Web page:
How Inclusive Leadership Influences Decision-Making in Organizations

Inclusive leadership can influence pertinent decision-making in organizational environments. For instance, these leaders can influence the full participation and application of the intellectual power and influence of their employees. Through such collective diversity of thought patterns, inclusive leaders can listen to their team members’ diverse perspectives and make rational decisions (Hollander, 2012). The leadership can also encourage mutual understanding towards the achievement of set goals and the elimination of biases. The teams can vet, assess, and brainstorm the validity of potential solutions. In essence, the direct involvement of other team members in the decision-making process can encourage the development of inclusive solutions. Lastly, inclusive leaders can generate shared responsibility through fair participation in the thinking processes and the implementation of shared action plans.

How Inclusive Leadership Influences Organizational Communication in a Global Environment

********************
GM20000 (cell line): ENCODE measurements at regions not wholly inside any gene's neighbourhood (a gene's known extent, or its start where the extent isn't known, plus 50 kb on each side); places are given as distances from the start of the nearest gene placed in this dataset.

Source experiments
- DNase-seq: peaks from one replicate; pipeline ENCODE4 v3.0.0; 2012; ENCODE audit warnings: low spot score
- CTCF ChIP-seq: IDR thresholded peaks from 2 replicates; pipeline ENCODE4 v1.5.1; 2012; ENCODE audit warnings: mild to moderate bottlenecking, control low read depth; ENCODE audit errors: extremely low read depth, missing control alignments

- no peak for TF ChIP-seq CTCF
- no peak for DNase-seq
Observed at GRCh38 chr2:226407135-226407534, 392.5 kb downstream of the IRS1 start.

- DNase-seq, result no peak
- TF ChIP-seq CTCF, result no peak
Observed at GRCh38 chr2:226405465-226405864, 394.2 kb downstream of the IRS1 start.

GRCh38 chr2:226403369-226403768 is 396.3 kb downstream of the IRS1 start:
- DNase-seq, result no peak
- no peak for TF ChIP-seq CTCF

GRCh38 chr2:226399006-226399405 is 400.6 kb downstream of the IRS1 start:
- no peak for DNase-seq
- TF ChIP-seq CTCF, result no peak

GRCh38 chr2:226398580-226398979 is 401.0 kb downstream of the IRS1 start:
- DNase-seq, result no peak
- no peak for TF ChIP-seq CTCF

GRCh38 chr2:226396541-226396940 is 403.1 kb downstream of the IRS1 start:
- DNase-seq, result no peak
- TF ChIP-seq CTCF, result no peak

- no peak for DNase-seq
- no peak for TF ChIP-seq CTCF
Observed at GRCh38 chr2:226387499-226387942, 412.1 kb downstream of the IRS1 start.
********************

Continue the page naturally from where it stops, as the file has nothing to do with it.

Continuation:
Organizational leadership can help the employees to understand expectations and common goals. Specifically, it entails creating and exchanging information, working with a diverse group, and developing viable solutions to complicated and changing situations. Notably, inclusive leadership simply implies listening to everyone within the organization based on a comprehensive communication system. Through such communication processes, leaders should be eloquent in displaying their unique skills and interaction with people. As effective communicators, inclusive leadership should see things from multiple perspectives and a global mindset, encapsulating many cultures, traditions, and ways of thinking (Chin et al., 2016). Inclusive leaders can also create and maintain open communication between different stakeholders, such as team members from diverse demographic environments. Besides, leaders can create opportunities for team members to display their unique skills and abilities. More importantly, inclusive leadership should promote effective and efficient feedback to allow the proper integration of employees’ varied perceptions or perspectives.